"Working first for the gay presses, I wrote some of the earliest stories about the mysterious disease. When AIDS activism took root, I wrote the first story about ACT UP, for the Village Voice, and covered most of the events which I've included in my film. Deep in the backgrounds of these scenes, there I am, pressed against the walls, filling my notepads. Soon I was writing about AIDS for the New York Times, then Newsweek and New York magazine.
"I was invested in their efforts personally as well. Downtown New York City, where I lived, was a grotesque and up-close battlefield. My upstairs neighbor fell, and the guy on the fourth floor, and the two across the hall. My lover took ill. The cancer darkened his skin but it was the pneumonia that claimed him in 1992 -- four years before new medications changed the course of the plague and made AIDS survival possible.
"For a long time I have wanted to tell the story of how those dark days ended -- the combined brilliance that came together to tame a virus.
"I hope audiences see the real and rich story of the darkest years of the AIDS plague in America -- that alongside the dying and the immense loss, there was also an explosion of creativity, perseverance, generosity, and heroics, not just among the affected communities but within the government and pharmaceutical industry as well. The popular image of AIDS is only about suffering, when the truth was so much more than that."
On the challenges of getting it made: "The film is a found-footage verite documentary, which sounds easier than it turns out to be. I began assembling footage using a large archive of AIDS activism videotapes located at the New York Public Library, in Manhattan. There, I scanned over 1,000 hours of footage in search of the main characters who would propel the narrative in my film, over a ten-year period. Unfortunately, there was not enough material there to tell this story. But in each of those tapes, I could see other people videotaping. The task for me and my team then became more complicated: We set out to find the identity of those people, then undertook the arduous task of trying to find them, hoping they had retained the tapes. Many had been claimed by the plague, unfortunately, in which case we would try to locate their survivors -- their lovers, parents, or children. And when we were lucky enough to acquire another library, the process began again: searching for other shooters, learning their names and fates, finding their libraries, over and over. In this way, we compiled footage from over 30 shooters, and ultimately digitized over 700 hours of footage in which our main characters appeared. It was a massive undertaking that took most of two years and continued up to the day we locked picture."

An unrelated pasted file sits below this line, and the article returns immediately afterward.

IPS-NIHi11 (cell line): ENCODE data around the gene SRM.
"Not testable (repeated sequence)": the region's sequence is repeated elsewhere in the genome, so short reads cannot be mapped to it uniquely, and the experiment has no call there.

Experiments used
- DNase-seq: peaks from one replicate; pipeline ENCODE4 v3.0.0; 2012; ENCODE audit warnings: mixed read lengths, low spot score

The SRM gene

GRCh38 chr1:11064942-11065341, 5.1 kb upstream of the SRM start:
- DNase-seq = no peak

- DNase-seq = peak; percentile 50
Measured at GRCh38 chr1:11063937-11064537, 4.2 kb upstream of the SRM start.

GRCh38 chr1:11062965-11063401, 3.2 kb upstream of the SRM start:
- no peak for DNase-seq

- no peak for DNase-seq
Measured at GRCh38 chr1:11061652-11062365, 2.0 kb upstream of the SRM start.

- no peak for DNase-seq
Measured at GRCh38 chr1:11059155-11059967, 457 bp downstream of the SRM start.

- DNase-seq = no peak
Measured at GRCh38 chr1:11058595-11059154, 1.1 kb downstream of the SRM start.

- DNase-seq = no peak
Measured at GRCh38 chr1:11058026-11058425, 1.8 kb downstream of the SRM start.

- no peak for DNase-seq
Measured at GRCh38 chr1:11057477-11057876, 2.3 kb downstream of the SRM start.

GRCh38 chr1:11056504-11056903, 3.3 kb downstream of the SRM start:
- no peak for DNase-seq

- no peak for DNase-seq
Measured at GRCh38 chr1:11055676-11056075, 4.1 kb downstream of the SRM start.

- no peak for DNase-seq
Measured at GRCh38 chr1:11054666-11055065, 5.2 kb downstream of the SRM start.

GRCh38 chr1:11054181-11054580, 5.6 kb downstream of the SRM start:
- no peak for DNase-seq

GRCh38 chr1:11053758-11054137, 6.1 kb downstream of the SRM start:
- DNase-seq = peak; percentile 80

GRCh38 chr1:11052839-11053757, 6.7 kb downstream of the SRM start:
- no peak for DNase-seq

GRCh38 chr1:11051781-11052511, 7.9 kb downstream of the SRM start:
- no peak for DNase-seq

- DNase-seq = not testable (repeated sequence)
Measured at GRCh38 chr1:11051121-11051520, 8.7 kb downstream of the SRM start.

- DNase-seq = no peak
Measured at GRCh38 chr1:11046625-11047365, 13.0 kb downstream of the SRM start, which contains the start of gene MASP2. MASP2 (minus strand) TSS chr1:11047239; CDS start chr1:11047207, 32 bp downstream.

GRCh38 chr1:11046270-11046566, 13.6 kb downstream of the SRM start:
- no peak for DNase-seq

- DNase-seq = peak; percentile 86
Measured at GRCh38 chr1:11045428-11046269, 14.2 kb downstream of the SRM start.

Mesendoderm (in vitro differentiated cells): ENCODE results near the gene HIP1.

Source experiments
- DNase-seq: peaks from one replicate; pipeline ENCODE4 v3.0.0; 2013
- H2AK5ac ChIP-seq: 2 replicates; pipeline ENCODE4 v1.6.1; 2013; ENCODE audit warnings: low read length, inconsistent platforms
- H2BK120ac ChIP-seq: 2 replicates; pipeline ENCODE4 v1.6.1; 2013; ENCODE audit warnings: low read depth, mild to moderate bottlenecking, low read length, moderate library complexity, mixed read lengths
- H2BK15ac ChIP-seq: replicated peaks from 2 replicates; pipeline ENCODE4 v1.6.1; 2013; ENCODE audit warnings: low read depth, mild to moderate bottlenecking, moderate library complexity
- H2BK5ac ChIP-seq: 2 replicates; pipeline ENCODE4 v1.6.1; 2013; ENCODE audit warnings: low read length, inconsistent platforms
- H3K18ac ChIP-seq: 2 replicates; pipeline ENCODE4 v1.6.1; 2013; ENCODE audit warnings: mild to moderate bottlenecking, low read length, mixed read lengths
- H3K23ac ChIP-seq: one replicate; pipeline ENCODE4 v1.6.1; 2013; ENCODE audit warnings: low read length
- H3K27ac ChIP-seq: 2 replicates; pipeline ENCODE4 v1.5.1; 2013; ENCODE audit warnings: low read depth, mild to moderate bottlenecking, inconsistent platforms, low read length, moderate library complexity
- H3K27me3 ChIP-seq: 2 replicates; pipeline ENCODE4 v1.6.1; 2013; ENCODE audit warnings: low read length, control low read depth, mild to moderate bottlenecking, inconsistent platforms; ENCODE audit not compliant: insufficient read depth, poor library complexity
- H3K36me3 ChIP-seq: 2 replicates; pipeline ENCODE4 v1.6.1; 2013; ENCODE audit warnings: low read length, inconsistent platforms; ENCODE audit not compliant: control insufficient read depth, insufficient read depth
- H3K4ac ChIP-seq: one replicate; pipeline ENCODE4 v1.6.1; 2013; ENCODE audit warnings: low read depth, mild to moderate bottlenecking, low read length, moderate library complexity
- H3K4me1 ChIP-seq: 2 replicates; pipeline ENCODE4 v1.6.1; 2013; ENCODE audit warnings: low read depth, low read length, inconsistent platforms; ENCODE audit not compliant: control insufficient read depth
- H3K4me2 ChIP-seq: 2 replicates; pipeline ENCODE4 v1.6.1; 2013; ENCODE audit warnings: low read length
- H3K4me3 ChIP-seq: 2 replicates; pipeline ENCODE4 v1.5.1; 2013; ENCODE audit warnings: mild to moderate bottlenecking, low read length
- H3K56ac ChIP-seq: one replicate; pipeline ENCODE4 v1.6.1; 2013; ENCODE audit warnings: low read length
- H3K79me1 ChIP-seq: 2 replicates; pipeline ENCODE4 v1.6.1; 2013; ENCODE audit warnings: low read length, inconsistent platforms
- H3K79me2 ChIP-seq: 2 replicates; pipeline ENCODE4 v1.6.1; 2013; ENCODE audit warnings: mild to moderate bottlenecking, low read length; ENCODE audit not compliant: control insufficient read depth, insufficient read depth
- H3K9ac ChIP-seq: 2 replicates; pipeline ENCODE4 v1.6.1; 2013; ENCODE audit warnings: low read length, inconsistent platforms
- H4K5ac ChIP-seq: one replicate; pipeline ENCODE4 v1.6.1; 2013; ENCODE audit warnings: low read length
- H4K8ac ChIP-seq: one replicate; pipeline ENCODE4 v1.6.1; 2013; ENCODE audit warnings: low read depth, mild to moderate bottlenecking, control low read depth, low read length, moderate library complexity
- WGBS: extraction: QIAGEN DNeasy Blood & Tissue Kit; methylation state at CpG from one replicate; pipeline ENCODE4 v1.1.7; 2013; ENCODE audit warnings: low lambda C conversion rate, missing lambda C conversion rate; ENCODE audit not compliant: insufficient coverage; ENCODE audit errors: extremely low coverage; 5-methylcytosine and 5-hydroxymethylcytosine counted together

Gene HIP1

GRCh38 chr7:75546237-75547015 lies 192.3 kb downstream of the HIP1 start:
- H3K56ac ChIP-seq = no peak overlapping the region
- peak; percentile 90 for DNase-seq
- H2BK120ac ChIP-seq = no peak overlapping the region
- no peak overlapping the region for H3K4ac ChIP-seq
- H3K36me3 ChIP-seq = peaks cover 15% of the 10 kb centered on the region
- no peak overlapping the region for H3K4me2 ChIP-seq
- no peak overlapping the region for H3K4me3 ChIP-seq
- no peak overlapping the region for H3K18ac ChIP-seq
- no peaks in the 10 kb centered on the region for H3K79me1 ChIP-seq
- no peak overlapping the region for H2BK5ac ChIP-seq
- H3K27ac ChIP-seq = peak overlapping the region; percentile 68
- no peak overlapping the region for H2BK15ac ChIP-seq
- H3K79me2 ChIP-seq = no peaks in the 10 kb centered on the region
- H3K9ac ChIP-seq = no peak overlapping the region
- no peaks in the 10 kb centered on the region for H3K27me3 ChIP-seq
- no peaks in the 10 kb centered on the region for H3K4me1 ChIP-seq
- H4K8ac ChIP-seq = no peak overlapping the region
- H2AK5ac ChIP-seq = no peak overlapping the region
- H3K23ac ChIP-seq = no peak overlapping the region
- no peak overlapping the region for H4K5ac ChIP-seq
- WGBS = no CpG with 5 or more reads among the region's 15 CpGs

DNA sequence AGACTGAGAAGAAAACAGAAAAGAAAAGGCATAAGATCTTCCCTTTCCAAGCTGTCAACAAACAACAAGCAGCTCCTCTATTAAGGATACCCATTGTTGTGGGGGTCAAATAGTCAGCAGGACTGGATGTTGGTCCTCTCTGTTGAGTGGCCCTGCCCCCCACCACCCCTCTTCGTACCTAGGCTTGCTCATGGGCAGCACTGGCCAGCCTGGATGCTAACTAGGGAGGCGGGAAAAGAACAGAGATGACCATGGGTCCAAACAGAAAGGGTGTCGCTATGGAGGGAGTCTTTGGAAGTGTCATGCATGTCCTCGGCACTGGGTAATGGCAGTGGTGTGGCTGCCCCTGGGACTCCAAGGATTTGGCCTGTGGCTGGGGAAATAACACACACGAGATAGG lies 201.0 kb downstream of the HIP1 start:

Indiewire invited Sundance Film Festival directors to tell us about their films, including what inspired them, the challenges they faced and what they're doing next. We'll be publishing their responses leading up to the 2012 festival.
Keep checking here every day up to the launch for the latest profiles.